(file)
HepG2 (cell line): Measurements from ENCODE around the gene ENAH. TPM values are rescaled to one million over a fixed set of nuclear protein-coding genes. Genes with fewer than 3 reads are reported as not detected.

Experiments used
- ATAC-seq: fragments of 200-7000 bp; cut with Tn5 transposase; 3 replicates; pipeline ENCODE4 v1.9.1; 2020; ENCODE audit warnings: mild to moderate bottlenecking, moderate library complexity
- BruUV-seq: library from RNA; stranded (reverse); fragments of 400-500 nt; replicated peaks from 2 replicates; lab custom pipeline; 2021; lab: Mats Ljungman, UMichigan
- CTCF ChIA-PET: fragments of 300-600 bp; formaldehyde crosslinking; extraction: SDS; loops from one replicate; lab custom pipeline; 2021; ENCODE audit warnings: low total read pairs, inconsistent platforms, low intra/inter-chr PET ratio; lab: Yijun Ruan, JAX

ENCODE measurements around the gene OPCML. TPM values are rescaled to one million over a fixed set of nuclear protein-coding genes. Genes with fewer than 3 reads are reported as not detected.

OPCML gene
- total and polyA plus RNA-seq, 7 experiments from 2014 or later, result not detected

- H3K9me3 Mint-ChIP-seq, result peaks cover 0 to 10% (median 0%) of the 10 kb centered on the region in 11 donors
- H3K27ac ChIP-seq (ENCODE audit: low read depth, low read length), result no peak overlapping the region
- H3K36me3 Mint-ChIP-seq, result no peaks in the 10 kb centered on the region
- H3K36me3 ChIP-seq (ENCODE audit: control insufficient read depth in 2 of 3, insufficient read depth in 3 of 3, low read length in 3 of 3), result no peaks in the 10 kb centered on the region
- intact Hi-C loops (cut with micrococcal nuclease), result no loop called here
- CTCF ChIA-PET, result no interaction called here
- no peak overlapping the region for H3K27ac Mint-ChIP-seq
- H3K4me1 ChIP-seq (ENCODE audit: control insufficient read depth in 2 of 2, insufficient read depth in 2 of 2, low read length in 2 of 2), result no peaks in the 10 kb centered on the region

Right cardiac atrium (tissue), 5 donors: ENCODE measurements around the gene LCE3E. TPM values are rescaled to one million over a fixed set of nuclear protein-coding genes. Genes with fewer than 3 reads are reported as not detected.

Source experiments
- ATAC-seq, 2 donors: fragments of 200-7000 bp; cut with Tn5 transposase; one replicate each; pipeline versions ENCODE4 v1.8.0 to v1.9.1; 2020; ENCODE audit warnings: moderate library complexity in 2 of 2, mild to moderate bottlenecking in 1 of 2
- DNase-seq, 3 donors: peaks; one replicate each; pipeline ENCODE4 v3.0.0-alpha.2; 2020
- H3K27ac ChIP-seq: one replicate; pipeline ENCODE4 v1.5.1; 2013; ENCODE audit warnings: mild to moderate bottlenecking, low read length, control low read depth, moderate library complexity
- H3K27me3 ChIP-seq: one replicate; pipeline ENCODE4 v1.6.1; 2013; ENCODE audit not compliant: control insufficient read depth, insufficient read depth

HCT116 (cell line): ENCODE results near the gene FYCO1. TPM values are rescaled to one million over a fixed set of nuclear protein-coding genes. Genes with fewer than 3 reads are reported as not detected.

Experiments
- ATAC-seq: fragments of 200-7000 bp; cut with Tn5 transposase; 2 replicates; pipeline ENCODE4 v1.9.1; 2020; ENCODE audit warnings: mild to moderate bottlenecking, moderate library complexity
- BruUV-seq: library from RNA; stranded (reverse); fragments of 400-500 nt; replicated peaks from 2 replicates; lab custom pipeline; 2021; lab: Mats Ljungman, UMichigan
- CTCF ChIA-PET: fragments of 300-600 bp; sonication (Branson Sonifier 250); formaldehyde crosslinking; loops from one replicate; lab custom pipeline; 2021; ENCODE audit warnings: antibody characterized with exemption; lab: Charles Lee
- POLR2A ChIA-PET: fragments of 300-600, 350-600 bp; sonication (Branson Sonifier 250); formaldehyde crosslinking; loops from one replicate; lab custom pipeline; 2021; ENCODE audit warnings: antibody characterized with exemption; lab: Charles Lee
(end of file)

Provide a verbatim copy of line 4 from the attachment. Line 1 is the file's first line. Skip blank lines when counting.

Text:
- BruUV-seq: library from RNA; stranded (reverse); fragments of 400-500 nt; replicated peaks from 2 replicates; lab custom pipeline; 2021; lab: Mats Ljungman, UMichigan